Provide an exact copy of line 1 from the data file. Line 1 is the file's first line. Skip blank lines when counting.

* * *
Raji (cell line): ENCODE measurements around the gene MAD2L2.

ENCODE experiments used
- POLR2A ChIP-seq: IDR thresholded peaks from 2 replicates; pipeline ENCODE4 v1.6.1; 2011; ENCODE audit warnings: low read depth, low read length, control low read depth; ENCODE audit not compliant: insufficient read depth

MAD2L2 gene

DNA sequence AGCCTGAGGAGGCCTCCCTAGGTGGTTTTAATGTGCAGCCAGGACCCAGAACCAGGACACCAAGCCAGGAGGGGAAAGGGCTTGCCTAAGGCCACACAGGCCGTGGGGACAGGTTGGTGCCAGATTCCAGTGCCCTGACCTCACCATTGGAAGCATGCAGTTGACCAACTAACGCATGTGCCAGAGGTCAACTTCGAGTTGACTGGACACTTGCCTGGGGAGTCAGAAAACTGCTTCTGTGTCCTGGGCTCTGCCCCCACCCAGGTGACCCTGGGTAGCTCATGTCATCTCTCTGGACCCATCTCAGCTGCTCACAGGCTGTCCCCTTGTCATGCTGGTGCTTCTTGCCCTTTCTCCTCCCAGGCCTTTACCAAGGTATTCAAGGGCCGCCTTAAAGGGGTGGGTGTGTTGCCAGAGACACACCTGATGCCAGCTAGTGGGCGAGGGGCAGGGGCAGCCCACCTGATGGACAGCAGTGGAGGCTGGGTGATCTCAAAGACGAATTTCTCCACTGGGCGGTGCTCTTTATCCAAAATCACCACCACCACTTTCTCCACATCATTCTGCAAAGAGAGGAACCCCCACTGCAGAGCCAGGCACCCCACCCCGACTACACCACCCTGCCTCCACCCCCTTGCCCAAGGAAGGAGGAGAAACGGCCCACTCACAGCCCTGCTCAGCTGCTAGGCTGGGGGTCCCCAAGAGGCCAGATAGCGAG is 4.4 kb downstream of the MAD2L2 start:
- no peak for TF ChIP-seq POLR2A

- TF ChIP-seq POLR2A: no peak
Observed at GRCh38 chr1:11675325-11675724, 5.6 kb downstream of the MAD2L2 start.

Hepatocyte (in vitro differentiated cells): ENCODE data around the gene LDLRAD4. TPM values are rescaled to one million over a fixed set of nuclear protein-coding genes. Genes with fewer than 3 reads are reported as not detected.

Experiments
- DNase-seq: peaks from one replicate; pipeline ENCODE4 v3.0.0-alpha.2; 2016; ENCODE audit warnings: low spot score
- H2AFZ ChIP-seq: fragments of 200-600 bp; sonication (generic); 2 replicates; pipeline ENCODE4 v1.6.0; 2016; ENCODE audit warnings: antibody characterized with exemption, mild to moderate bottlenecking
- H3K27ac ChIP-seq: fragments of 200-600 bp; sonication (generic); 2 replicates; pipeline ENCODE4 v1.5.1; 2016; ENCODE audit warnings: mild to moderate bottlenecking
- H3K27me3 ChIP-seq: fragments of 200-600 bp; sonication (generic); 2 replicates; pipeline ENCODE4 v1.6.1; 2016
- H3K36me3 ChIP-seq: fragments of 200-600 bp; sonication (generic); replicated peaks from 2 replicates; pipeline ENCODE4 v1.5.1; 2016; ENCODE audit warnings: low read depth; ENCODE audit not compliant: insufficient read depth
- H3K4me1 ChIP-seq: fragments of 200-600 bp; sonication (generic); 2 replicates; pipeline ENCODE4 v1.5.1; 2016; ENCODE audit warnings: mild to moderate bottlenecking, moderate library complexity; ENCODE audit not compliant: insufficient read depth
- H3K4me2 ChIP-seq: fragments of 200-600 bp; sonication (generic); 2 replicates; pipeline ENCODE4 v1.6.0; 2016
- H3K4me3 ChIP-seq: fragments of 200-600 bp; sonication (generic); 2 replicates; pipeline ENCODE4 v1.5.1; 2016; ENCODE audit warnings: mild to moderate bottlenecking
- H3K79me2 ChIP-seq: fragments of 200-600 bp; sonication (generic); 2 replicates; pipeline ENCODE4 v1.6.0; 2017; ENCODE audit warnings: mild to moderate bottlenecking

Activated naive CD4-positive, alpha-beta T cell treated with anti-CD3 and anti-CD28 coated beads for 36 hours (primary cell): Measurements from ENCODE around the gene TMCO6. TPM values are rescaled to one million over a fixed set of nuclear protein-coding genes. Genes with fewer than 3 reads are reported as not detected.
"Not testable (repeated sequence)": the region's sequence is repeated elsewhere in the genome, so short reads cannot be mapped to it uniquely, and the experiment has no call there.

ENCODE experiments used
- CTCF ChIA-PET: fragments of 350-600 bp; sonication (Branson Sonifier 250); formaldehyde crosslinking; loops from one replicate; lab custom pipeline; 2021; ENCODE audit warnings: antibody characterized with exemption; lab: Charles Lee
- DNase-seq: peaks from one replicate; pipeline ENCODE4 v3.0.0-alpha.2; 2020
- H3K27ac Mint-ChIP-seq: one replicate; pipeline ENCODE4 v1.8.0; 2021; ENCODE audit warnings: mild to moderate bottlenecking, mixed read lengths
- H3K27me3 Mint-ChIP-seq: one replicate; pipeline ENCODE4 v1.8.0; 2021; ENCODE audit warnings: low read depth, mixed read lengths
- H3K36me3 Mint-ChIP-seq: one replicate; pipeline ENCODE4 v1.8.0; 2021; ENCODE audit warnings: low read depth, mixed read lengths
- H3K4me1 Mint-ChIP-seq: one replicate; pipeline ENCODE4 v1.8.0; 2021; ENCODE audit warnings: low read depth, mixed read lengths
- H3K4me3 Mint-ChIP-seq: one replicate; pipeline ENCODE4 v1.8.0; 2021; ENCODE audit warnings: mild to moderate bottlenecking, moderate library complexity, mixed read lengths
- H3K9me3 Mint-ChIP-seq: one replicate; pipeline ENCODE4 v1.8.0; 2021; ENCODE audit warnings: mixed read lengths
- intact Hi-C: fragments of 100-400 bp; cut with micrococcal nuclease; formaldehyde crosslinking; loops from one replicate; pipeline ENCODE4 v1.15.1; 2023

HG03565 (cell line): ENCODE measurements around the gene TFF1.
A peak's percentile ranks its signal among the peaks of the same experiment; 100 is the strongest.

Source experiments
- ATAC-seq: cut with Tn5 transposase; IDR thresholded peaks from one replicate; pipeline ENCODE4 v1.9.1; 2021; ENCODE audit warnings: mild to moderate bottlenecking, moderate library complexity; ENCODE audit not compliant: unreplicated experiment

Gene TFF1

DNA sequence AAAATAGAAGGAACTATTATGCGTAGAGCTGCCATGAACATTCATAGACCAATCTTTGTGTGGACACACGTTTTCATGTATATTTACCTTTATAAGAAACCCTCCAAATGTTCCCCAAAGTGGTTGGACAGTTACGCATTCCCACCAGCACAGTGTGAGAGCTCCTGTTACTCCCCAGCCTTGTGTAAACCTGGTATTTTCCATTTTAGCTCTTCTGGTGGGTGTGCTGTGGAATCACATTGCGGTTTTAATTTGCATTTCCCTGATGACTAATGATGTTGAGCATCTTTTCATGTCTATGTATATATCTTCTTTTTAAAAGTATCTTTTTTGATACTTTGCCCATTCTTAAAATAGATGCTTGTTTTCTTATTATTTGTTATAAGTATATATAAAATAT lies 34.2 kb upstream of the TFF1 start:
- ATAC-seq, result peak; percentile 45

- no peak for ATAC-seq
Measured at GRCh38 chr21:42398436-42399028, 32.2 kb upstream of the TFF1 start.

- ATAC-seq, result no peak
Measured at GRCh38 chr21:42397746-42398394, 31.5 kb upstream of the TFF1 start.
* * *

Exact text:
Raji (cell line): ENCODE measurements around the gene MAD2L2.